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AD 284 - 305

AE Follis
Thessalonica mint: AD 299

Coins Catalog ID: 3048

click image to expand Image courtesy of: Galleria Antiquarica
Sales Description
Obverse: IMP C C VAL DIOCLETIANVS P F AVG - Laureate head right
Reverse: GENIO POPV L I ROMANI - Genius standing left, holding patera and cornucopia
Mint marks: 
exergue - [dot]TSA[dot]
RIC, vol. VI, p. 512, 21a

Diocletian - Caius Aurelius Valerius Diocletianus (AD 245 - 311): Father of Galleria Valeria; Father-in-low of Galerius. AD 284 - 285 - Augustus in opposition of Numerian AD 285 - 286 - Augustus with Maximian as Caesar AD 286 - 305 - with Maximian

Mints: Antioch, Aquileia, Carthago, Cyzicus, Heraclea, Londinium, Lugdunum, Rome, Siscia, Thessalonica, Ticinum, Treveri, Tripolis.

Biography: Diocletian's illustrious career began in 284 when the army chose him to avenge the murderers of Numerian and then hailed him as Emperor. It was certainly a huge step from a poor boy from a Dalmatian family, but Diocletian soon showed that had the acumen and resourcefulness to match the responsibility that devolved on him. His first acts were to stabilize his grip on power by co-opting Carinus' praetorian prefect and appointing his old colleague and friend Maximian as Augustus. Secure at home, he then embarked on a six-year military campaign in the East. Returning successful in 290, in 293 he re-arranged the leadership system of the Empire in Tetrarchy, including two junior rulers, Constantius I and Galerius, as Caesars. The idea was that the junior colleagues will provide an orderly manner for replacement of the Augusti when the later died or decided to retire. And so it happened in 305, when, after only visiting Rome in 303 for the first time, Diocletian stepped down and induced the hesitant Maximian to do the same. He then went into retirement to Salona in Dalmatia and died in 316, just in time to see the collapse of the Tetrarchy, demolished by the ambitions of Constantine the Great.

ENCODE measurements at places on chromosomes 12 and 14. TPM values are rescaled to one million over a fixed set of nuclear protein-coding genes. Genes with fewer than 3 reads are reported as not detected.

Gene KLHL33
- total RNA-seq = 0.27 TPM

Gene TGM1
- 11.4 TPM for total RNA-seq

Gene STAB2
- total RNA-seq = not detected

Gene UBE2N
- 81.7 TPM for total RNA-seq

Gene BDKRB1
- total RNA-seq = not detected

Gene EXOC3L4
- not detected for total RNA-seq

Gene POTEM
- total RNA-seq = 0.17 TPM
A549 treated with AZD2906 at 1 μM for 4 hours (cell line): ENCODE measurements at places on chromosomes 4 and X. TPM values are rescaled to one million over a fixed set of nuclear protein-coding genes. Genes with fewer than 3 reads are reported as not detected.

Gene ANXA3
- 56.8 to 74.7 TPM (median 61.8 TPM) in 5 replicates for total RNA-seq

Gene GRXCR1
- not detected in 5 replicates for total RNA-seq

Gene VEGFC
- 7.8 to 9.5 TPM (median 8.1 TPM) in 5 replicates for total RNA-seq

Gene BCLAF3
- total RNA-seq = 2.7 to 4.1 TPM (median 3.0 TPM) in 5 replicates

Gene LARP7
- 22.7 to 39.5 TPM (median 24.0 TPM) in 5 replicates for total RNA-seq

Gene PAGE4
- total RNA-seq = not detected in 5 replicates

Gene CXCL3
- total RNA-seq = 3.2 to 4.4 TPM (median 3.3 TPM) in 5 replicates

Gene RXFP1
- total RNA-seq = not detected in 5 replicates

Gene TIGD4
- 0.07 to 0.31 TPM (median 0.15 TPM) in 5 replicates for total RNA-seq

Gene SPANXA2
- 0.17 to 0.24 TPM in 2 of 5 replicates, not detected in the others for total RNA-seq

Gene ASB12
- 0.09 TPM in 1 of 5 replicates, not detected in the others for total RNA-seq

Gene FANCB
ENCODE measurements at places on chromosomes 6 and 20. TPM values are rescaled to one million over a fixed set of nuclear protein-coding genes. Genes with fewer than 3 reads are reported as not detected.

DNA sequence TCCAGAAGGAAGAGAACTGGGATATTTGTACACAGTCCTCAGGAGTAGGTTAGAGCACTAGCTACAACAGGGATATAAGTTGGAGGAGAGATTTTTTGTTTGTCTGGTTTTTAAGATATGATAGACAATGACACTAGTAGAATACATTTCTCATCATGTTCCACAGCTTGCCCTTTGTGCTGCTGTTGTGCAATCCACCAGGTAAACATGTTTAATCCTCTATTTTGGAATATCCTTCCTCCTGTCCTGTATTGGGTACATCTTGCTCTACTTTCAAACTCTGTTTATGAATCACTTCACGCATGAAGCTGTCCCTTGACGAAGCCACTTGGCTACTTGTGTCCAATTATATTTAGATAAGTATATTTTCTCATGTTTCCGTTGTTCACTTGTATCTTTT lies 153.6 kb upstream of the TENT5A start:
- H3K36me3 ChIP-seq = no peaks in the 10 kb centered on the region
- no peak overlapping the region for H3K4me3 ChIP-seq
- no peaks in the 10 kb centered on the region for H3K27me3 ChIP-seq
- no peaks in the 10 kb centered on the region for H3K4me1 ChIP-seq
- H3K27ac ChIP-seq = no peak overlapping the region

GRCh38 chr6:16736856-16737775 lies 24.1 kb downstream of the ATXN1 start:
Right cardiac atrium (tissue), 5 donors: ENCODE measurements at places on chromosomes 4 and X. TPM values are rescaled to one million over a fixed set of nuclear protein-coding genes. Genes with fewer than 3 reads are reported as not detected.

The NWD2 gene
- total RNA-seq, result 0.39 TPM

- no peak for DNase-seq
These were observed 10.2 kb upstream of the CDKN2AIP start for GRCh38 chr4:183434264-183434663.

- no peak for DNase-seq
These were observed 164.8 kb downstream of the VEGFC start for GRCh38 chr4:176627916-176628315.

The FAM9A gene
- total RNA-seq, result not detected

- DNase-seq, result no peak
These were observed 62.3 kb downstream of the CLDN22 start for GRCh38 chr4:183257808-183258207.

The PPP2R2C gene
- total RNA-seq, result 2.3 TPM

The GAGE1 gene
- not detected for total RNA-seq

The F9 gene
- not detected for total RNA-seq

Diocletian's legacy is imposing and ambiguously evaluated. He introduced a new administrative division of the Empire, doubling the number of provinces; divided the army into stationary frontier units and more mobile provincial forces; to pay for his huge military establishments and for his extensive building program in Asia Minor he had to raise new money and attempted to do it with the only economic leverage available, a monetary reform fixing prices, which collapsed right away; reformed the tax system--all this amounting to a full-fledged totalitarian state, which Diocletian sealed with his notorious persecution of members of that new Jewish sect, Christianity, who refused to sacrifice for the imperial cult. His reforms failed, his political system shattered by his successors, all that remains now of Diocletian's reign is him memory of persecutor and the impressive ruins of his palace in Spalatum.

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